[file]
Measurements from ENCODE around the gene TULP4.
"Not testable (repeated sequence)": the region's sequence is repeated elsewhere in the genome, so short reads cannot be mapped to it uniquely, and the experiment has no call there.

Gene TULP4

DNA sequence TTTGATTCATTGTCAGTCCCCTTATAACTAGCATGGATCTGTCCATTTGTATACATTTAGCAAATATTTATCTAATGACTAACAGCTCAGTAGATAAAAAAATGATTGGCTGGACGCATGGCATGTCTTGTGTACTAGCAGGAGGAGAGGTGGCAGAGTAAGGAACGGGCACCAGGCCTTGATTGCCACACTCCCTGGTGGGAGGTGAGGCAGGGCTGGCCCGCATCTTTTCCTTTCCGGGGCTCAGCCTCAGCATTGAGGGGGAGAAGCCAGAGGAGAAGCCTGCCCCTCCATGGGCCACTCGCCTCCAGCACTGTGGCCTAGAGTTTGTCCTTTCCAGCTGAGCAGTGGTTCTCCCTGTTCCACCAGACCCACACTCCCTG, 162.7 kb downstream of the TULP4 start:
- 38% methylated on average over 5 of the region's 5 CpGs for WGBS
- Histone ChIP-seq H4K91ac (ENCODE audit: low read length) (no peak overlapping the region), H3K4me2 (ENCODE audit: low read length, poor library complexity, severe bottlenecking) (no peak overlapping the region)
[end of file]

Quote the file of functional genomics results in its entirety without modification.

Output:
Measurements from ENCODE around the gene TULP4.
"Not testable (repeated sequence)": the region's sequence is repeated elsewhere in the genome, so short reads cannot be mapped to it uniquely, and the experiment has no call there.

Gene TULP4

DNA sequence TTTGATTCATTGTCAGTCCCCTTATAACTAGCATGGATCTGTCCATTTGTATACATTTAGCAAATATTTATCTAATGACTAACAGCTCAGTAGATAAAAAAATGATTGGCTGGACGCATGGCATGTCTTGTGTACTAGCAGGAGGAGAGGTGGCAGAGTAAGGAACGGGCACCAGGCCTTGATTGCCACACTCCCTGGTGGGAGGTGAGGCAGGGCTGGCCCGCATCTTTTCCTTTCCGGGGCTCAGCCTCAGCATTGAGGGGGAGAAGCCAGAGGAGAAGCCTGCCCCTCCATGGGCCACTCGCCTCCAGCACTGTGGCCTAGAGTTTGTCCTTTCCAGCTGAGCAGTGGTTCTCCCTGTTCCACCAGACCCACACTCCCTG, 162.7 kb downstream of the TULP4 start:
- 38% methylated on average over 5 of the region's 5 CpGs for WGBS
- Histone ChIP-seq H4K91ac (ENCODE audit: low read length) (no peak overlapping the region), H3K4me2 (ENCODE audit: low read length, poor library complexity, severe bottlenecking) (no peak overlapping the region)